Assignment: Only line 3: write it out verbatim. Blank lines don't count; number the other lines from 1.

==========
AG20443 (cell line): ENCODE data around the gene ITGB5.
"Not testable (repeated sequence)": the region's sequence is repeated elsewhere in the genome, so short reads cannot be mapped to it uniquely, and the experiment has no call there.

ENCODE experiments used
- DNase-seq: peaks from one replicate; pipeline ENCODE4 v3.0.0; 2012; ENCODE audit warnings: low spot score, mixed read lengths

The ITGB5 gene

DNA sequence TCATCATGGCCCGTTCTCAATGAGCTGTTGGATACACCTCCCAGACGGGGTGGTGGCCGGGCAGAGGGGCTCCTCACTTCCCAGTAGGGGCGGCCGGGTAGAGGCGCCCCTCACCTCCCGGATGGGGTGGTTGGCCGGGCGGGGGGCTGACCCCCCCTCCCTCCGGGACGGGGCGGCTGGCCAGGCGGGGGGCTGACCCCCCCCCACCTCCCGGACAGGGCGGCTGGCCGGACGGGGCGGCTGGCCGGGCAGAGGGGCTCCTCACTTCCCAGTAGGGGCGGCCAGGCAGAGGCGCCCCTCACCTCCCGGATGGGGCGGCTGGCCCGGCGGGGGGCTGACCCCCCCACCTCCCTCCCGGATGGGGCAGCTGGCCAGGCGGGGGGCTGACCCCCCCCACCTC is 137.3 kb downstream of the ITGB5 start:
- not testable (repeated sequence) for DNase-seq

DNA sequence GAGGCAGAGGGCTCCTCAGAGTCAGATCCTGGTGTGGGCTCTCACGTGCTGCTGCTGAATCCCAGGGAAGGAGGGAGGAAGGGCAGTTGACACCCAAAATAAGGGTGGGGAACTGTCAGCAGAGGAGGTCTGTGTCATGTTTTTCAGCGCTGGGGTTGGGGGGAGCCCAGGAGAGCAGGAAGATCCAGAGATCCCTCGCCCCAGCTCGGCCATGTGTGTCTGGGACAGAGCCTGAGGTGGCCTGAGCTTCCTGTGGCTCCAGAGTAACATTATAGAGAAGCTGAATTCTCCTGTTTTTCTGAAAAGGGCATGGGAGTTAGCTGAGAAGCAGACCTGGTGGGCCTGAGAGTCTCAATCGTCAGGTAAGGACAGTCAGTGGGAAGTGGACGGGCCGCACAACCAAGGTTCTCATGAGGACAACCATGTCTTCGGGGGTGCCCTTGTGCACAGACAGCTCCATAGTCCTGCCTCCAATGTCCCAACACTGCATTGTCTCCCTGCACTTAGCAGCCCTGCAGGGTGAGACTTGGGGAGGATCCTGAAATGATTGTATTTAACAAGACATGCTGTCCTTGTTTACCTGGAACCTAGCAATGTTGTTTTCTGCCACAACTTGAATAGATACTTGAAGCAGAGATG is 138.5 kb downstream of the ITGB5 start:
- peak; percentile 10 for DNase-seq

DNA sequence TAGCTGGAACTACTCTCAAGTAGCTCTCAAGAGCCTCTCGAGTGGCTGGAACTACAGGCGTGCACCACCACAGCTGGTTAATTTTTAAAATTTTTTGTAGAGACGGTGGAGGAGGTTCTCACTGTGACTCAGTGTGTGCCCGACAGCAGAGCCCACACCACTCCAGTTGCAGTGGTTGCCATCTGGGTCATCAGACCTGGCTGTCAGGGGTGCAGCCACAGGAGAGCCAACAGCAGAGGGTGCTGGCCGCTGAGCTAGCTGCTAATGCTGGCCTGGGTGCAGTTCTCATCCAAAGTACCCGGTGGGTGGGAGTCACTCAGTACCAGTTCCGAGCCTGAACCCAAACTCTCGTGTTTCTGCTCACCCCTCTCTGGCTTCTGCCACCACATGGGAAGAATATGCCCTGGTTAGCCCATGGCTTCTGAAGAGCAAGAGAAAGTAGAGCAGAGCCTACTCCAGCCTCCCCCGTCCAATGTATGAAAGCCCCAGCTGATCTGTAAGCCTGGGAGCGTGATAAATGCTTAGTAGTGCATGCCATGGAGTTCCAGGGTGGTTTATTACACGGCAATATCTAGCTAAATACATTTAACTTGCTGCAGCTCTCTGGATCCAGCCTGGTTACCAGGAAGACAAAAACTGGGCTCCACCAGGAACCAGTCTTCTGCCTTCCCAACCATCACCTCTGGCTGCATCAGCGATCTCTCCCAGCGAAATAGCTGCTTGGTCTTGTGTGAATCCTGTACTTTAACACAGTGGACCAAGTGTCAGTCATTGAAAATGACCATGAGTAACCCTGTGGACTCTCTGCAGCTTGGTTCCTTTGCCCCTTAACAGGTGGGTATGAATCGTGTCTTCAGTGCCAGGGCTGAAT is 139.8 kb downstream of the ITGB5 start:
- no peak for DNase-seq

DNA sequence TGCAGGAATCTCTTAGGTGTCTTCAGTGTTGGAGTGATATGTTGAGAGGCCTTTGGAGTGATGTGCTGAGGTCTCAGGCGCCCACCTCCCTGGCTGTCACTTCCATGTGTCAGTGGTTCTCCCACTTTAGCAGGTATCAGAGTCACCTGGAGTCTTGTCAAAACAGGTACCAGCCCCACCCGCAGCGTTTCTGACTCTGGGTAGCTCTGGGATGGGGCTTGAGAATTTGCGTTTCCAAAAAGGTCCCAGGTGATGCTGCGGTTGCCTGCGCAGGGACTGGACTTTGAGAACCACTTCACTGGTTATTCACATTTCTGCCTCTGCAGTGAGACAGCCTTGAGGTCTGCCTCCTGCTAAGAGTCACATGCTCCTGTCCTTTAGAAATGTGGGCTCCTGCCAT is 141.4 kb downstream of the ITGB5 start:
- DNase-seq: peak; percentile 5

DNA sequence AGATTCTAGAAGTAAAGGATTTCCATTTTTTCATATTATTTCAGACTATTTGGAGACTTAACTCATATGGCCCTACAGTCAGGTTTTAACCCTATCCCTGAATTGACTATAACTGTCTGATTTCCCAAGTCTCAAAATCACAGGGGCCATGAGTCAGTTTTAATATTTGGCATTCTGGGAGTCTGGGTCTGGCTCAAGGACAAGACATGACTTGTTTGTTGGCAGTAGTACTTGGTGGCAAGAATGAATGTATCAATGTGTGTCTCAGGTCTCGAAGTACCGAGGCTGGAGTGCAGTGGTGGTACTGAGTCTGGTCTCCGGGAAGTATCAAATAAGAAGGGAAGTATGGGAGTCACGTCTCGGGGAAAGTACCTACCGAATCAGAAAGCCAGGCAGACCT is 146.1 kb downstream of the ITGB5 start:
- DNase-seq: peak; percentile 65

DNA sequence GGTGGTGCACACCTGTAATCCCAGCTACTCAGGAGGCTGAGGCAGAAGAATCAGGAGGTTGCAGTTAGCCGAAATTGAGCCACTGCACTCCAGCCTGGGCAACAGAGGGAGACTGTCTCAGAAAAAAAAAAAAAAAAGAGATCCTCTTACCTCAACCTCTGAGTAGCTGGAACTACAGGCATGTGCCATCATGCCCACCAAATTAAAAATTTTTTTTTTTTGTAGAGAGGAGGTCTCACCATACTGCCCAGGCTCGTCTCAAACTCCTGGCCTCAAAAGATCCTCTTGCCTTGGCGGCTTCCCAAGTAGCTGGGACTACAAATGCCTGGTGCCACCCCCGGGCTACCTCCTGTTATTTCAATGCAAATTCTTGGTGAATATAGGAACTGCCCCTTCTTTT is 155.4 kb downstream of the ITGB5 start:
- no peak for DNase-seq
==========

ENCODE experiments used